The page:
Healthcare News

November is American Diabetes Month

The American Diabetes Association has a number of tools and resources to help individuals, bloggers, companies, and communities, help spread awareness about diabetes. There are currently more than 24 million people in America living with diabetes, and another 54 million who are at risk for developing the disease. Many forms of the disease are entirely preventable and the hope is that those who do not have to suffer from the disease, and the many detrimental complications the disease can cause, will become more aware of the symptoms and types of diabetes and work to avoid developing the disease.

Types of Diabetes

There are two types of diabetes, Type 1 and Type 2. Type 1 diabetes is typically diagnosed in young adults and children, and in the past was known as juvenile diabetes. With this type of diabetes, the body is unable to produce insulin – a hormone necessary to convert starches, sugar, and other foods into energy. This is the rarest form of diabetes and accounts for only about 10% of the cases in the United States. Insulin therapy is usually quite successful with this type of diabetes, and can allow children and adults to manage their disease and live full lives. Type 2 diabetes is the much more common form of the disease, and may go undiagnosed for years because many people do not have noticeable symptoms. This type of diabetes is caused by the body not producing adequate levels of insulin or by the body ignoring the insulin that is being produced. Glucose will then build up within the blood and can lead to complications.

Symptoms of Diabetes

Type 1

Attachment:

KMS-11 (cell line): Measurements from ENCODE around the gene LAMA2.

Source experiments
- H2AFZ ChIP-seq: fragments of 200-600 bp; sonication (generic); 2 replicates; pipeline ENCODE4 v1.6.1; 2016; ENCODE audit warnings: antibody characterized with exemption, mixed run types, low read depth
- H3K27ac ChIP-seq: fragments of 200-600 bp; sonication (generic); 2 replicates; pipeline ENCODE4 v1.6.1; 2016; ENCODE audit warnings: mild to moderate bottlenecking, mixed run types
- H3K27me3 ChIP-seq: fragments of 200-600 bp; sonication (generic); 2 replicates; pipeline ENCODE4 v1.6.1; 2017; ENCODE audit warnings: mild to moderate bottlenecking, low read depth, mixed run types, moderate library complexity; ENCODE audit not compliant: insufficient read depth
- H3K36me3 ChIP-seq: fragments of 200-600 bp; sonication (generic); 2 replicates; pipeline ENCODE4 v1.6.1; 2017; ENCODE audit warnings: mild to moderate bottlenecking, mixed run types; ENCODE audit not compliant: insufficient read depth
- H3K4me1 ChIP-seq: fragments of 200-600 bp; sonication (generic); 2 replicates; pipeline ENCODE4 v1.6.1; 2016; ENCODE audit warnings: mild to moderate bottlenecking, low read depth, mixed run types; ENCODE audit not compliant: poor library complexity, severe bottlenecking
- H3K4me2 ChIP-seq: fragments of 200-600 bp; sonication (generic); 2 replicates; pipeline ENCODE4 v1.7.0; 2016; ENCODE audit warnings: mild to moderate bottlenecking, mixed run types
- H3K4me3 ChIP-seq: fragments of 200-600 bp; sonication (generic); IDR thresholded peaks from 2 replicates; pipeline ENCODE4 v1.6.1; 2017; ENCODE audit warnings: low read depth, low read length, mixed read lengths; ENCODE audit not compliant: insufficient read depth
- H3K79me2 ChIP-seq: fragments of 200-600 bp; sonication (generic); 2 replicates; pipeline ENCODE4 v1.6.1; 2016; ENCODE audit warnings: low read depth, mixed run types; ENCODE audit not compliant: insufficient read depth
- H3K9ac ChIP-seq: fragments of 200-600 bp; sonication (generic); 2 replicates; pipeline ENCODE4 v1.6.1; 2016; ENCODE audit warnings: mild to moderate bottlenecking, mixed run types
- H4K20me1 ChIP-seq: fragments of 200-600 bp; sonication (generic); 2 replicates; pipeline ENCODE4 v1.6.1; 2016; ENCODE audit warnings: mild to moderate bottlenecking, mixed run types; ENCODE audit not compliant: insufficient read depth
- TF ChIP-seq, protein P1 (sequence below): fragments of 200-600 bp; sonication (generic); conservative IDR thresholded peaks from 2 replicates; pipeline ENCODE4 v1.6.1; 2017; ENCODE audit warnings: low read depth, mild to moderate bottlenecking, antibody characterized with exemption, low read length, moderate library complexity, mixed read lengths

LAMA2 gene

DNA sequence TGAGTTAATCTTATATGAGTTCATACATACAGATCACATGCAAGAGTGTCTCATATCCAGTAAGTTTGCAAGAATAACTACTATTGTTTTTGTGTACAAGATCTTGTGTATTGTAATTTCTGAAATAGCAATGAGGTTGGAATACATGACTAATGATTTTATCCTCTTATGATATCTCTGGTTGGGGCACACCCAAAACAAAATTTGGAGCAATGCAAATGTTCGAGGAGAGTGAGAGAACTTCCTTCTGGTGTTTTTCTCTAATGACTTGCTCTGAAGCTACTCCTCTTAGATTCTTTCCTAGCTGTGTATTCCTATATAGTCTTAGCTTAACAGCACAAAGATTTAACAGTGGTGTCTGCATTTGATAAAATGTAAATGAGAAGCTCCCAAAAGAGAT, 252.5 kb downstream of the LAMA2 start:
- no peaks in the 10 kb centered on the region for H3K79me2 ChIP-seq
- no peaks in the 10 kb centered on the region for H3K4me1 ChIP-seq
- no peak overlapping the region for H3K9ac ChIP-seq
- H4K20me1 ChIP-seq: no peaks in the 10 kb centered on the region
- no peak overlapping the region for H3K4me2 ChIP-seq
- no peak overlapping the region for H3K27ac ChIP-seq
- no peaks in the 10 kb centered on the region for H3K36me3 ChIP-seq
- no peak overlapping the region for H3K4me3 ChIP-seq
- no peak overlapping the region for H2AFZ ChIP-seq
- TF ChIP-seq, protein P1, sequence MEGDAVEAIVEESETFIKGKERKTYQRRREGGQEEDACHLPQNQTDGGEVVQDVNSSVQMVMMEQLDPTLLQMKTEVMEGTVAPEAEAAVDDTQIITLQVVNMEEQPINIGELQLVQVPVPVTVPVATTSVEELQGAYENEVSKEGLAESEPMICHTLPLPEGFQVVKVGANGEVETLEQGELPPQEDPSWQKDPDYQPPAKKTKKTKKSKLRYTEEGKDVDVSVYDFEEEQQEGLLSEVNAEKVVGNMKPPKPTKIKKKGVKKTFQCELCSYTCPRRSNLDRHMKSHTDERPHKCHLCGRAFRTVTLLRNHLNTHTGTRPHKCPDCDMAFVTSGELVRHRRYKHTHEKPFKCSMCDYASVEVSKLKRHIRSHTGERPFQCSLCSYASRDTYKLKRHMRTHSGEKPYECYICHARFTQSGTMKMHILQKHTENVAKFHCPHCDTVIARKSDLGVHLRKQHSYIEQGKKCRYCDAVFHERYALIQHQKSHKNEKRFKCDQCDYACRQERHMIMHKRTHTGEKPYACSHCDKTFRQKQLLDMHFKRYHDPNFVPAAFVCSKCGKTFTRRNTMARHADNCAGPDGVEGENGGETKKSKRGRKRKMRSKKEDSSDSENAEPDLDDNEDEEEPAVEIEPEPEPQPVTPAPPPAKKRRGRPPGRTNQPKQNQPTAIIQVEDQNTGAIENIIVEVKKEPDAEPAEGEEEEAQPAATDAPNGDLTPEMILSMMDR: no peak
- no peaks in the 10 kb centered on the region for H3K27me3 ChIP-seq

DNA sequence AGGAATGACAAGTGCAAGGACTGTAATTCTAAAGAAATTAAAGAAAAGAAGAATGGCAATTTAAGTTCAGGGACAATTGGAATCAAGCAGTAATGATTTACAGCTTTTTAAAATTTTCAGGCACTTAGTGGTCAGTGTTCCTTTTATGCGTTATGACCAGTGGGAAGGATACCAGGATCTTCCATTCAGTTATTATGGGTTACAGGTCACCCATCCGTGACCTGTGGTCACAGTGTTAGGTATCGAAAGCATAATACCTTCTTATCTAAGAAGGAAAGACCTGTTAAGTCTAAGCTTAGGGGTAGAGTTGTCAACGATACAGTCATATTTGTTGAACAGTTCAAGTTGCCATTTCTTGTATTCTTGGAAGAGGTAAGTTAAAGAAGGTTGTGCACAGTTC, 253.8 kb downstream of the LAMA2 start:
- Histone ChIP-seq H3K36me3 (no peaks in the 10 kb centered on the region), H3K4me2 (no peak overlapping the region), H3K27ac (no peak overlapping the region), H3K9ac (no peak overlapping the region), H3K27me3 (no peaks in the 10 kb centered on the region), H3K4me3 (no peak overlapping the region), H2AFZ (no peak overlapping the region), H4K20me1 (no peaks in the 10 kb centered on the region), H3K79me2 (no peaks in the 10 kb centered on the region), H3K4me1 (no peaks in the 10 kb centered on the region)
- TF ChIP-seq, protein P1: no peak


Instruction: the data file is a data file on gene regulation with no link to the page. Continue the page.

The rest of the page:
• Frequent need to urinate
  • Increased thirst for no apparent reason
  • Excessive hunger
  • Weight loss for no apparent reason
  • Excessive fatigue
  • Unusual irritability

Type 2

  • Any or all of the symptoms from Type 1
  • High frequency of infections
  • Blurring of vision
  • Bruises and cuts that heal slowly
  • Numbness or tingling in the feet or hands
  • Repeated skin, bladder, or gum infections
  • A person with this type of diabetes may exhibit no symptoms.


Type 1

  • Monitoring blood sugar levels with a glucose meter
  • CGM, or continuous glucose monitoring
  • Insulin as needed
  • Healthy diet
  • Physical activity
  • Pancreas transplant – a somewhat controversial procedure whose side effects may be more dangerous than the disease
  • Islet cell transplantation – an experimental therapy which provides new cells to produce insulin from a donor pancreas

Type 2

  • Monitoring blood sugar levels
  • Healthy diet
  • Physical activity
  • Weight loss
  • Medication or insulin therapy may be indicated

Do you have diabetes or do you have patients suffering from the disease? What treatment options do you feel are most effective?

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